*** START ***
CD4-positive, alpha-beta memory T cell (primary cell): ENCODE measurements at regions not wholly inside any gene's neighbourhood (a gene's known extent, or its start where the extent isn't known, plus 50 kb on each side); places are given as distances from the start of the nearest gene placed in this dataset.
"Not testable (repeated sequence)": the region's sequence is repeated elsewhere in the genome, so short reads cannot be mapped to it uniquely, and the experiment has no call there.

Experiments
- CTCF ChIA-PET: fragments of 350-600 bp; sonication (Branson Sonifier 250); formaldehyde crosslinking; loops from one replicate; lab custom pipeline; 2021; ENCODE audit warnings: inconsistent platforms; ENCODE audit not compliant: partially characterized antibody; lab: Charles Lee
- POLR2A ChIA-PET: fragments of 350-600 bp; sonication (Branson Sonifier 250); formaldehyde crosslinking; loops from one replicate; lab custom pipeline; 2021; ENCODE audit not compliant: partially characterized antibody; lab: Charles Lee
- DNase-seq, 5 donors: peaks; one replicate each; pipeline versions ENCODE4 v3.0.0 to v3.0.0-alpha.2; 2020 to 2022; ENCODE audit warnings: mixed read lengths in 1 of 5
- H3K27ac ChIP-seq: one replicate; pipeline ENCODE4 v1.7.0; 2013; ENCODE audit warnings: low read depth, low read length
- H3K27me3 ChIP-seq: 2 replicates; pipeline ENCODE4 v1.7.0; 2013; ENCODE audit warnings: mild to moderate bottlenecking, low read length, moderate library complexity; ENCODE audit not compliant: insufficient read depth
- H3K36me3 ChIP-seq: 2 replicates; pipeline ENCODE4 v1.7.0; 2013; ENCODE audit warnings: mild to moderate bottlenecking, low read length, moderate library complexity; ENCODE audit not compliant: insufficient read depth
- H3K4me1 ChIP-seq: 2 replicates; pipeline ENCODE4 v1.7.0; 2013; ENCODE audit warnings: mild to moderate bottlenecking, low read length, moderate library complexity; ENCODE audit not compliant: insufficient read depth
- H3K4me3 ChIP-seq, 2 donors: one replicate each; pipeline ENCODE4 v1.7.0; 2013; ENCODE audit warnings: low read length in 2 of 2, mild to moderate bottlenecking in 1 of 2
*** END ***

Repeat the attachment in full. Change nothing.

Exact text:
CD4-positive, alpha-beta memory T cell (primary cell): ENCODE measurements at regions not wholly inside any gene's neighbourhood (a gene's known extent, or its start where the extent isn't known, plus 50 kb on each side); places are given as distances from the start of the nearest gene placed in this dataset.
"Not testable (repeated sequence)": the region's sequence is repeated elsewhere in the genome, so short reads cannot be mapped to it uniquely, and the experiment has no call there.

Experiments
- CTCF ChIA-PET: fragments of 350-600 bp; sonication (Branson Sonifier 250); formaldehyde crosslinking; loops from one replicate; lab custom pipeline; 2021; ENCODE audit warnings: inconsistent platforms; ENCODE audit not compliant: partially characterized antibody; lab: Charles Lee
- POLR2A ChIA-PET: fragments of 350-600 bp; sonication (Branson Sonifier 250); formaldehyde crosslinking; loops from one replicate; lab custom pipeline; 2021; ENCODE audit not compliant: partially characterized antibody; lab: Charles Lee
- DNase-seq, 5 donors: peaks; one replicate each; pipeline versions ENCODE4 v3.0.0 to v3.0.0-alpha.2; 2020 to 2022; ENCODE audit warnings: mixed read lengths in 1 of 5
- H3K27ac ChIP-seq: one replicate; pipeline ENCODE4 v1.7.0; 2013; ENCODE audit warnings: low read depth, low read length
- H3K27me3 ChIP-seq: 2 replicates; pipeline ENCODE4 v1.7.0; 2013; ENCODE audit warnings: mild to moderate bottlenecking, low read length, moderate library complexity; ENCODE audit not compliant: insufficient read depth
- H3K36me3 ChIP-seq: 2 replicates; pipeline ENCODE4 v1.7.0; 2013; ENCODE audit warnings: mild to moderate bottlenecking, low read length, moderate library complexity; ENCODE audit not compliant: insufficient read depth
- H3K4me1 ChIP-seq: 2 replicates; pipeline ENCODE4 v1.7.0; 2013; ENCODE audit warnings: mild to moderate bottlenecking, low read length, moderate library complexity; ENCODE audit not compliant: insufficient read depth
- H3K4me3 ChIP-seq, 2 donors: one replicate each; pipeline ENCODE4 v1.7.0; 2013; ENCODE audit warnings: low read length in 2 of 2, mild to moderate bottlenecking in 1 of 2